DEFINITION--Removal of the uterus, including cervix, through an incision made in
the deepest recesses of the vagina. This surgery is frequently accompanied by plastic
surgery (colporrhaphy) to repair bladder muscles and rectal muscles.
BODY PARTS INVOLVED--Uterus; cervix; bladder muscles; rectal muscles; vagina.
REASONS FOR SURGERY--Strengthening of the bladder muscles, rectal muscles and
SURGICAL RISK INCREASES WITH
- Iron deficiency anemia, heart or lung disease, or diabetes mellitus.
- Use of drugs such as: antihypertensives; muscle relaxants; tranquilizers; sleep
inducers; insulin; sedatives; beta-adrenergic blockers; or cortisone.
- Use of mind-altering drugs, including: narcotics; psychedelics; hallucinogens;
marijuana; sedatives; hypnotics; or cocaine.
What To Expect
WHO OPERATES--General surgeon or obstetrician-gynecologist.
- Before surgery: Blood and urine studies; x-rays of abdomen and kidneys; dilatation and
curettage (See Glossary) of the uterus (D & C).
- After surgery: Blood studies.
- General anesthesia by injection and inhalation with an airway tube placed in the
- Spinal anesthesia by injection.
DESCRIPTION OF OPERATION
- The vaginal walls are carefully separated from the bladder and rectal muscles.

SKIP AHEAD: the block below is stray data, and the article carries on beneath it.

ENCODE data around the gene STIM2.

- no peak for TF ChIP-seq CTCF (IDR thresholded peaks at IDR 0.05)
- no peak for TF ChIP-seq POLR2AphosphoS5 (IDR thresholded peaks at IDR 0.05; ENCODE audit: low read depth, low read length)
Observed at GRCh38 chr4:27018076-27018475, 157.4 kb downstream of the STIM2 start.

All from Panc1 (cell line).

- The deepest recesses of the vagina are opened. The uterus and cervix are cut free and
removed. The rear part of the vagina is closed with sutures.
- The bladder muscles and rectal muscles are sewn into their proper position.
- A small catheter is left in the bladder. The catheter will remain in for 7 to 10 days.
- Excessive bleeding.
- Surgical-wound infection.
- Rectal, ureter or bladder damage.
- Muscles supporting bladder and rectum may require a second repair.
- Urinary retention.
AVERAGE HOSPITAL STAY--8 to 9 days.
PROBABLE OUTCOME--The vagina will be shortened somewhat after surgery. This
should cause no lasting problem. Expect permanent sterility. Allow about 6 weeks for
recovery from surgery.
† Don't use tampons for bleeding---they may cause infection. Use sanitary
† To help recovery and aid your well--
being, resume daily activities, including work, as soon as you are able.
- Resume driving 15 days after returning home. > Resume sexual relations when your
doctor determines that healing is complete.
DIET--Clear liquid diet until the gastrointestinal tract functions again. Then eat a
well--balanced diet to promote healing.
Call Your Doctor If
Any of the following occurs:
- Increased vaginal swelling, bleeding or pain (soaking more than 1 pad an hour).
- Signs of infection: headache, muscle aches, dizziness or a general ill feeling and
- Frequent urination that persists longer than 1 month.
- Excessive vaginal discharge that persists longer than 1 month.
- Abdominal swelling or pain.